A couple of weeks ago, I had a priest as a guest: Fr. Leo, a priest from Uganda, studying in Pittsburgh. He was in our parish as a "mission" speaker, inviting my parishioners to support the work of his home diocese.
After the Saturday evening Mass, I took him out to dinner, and I took him to one of the nicest restaurants around, an Italian restaurant in the next town to the south. As we sat outside, enjoying a very nice evening and a nice meal, he commented, "I'd like to try 'American food'--but I never get the chance. Always German, Italian, Chinese, Mexican..."
Hmmm, I thought; then I told him, well, I guess "Soul Food" would be true "American Food"; and I thought of ribs, and told him I'd have loved to take him somewhere for ribs, but alas, that would be a long drive. I also mentioned fried chicken, but I found myself still thinking about it now a couple of weeks later.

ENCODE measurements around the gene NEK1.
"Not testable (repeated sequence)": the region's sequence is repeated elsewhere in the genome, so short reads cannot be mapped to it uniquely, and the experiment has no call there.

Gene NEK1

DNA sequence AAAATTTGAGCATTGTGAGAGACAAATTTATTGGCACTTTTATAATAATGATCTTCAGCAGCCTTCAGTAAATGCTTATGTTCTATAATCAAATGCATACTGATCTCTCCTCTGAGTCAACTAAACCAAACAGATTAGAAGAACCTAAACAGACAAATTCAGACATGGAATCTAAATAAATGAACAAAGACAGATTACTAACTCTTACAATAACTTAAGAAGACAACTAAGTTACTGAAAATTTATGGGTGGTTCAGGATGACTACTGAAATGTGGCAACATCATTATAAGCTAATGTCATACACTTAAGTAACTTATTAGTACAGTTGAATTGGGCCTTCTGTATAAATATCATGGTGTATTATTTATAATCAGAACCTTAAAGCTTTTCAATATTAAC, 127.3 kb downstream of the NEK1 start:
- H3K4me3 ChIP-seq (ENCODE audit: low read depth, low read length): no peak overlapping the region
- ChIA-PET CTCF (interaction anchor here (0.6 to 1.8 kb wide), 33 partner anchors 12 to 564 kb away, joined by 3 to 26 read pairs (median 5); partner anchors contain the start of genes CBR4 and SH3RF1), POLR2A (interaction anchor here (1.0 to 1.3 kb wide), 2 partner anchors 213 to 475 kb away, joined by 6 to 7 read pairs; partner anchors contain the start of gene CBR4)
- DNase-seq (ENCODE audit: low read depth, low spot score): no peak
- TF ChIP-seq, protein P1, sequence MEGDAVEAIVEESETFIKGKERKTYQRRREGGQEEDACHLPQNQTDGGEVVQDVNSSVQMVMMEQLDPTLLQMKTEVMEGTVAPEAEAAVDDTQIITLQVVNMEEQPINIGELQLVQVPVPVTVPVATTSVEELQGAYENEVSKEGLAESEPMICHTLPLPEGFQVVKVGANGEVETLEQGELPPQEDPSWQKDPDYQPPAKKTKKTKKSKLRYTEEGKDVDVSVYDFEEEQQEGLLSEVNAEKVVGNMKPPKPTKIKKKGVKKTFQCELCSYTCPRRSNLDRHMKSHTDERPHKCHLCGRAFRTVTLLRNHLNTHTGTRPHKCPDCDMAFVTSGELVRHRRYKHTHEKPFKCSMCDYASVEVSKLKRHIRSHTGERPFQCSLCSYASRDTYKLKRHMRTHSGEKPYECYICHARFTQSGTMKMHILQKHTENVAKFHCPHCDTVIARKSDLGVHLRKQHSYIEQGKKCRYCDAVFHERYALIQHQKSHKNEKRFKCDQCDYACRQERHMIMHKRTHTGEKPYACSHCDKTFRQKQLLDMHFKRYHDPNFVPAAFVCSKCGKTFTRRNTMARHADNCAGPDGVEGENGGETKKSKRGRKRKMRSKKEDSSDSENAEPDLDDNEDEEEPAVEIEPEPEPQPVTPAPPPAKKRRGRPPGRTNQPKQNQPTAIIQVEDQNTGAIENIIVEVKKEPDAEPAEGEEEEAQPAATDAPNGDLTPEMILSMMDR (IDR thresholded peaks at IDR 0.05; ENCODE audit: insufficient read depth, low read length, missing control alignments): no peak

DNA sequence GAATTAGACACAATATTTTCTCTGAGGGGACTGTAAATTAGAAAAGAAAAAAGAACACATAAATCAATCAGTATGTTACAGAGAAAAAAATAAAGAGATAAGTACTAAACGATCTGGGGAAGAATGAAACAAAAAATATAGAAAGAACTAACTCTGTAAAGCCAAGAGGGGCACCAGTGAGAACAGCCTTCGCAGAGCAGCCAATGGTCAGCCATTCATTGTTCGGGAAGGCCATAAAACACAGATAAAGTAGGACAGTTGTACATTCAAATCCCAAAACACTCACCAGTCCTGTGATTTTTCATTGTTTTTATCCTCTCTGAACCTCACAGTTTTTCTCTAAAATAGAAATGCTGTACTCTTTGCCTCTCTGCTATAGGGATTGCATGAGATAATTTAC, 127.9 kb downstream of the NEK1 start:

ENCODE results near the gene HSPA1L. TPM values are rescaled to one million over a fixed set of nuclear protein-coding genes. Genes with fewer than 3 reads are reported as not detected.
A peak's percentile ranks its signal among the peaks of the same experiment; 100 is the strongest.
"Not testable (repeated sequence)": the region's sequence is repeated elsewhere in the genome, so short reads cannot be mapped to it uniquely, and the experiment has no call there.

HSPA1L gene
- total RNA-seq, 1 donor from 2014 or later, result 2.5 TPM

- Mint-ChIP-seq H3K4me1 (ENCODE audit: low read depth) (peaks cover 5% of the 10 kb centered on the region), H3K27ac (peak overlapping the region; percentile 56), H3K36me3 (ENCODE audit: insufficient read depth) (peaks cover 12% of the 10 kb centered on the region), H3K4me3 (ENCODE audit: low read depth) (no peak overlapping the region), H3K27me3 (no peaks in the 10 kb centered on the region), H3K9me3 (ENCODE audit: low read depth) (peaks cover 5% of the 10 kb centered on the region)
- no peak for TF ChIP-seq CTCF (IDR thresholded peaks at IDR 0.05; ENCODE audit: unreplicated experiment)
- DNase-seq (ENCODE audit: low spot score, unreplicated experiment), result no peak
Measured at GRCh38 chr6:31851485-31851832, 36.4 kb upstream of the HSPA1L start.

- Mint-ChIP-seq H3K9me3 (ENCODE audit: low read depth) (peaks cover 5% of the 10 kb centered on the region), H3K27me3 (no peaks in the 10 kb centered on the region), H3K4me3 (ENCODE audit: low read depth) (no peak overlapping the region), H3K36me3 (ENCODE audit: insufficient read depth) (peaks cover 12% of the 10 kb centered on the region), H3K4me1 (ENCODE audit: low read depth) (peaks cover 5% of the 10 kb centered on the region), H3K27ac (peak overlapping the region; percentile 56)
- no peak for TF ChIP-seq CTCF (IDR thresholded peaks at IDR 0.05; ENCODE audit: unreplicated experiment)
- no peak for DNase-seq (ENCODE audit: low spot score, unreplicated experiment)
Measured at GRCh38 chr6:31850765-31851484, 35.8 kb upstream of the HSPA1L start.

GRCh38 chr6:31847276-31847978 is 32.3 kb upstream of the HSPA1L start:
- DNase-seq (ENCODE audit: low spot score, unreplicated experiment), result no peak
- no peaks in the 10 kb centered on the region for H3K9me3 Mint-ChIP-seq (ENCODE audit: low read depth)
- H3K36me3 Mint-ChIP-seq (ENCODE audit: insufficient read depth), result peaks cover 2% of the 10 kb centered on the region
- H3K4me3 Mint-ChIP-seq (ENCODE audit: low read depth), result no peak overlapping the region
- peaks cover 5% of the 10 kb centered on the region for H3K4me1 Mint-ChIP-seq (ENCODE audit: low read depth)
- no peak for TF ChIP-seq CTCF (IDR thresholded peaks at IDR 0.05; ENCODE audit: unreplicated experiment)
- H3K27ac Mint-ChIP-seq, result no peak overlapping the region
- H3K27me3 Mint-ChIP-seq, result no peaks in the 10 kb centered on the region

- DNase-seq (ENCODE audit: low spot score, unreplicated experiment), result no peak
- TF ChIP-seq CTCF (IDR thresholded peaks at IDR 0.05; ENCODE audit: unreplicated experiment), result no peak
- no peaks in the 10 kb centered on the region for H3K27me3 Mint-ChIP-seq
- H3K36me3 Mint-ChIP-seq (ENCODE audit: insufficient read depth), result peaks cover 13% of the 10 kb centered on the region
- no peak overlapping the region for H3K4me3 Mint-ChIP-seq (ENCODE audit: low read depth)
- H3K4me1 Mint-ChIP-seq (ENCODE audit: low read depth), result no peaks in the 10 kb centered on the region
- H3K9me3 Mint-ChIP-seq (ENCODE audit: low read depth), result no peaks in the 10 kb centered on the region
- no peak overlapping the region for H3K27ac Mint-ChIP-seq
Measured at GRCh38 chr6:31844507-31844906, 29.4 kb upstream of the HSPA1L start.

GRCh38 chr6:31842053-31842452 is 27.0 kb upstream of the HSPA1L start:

What is American food?
One thought occurs to me: we Americans are like the Romans of old; we absorb all sorts of things from other cultures, and give them our own flavor, and style, and often, make them better. I don't know if the ancient Romans were innovators in cuisine, but they were accomplished in the sorts of things at which we Americans excel: power, government, technology, and efficiency.
My other thought is that we haven't been around -- as a distinct culture -- all that long, so our cuisine hasn't had enough time to develop.
Of course, having said that, I realize we have many interesting regional cuisines; but is there a national, "American" cuisine?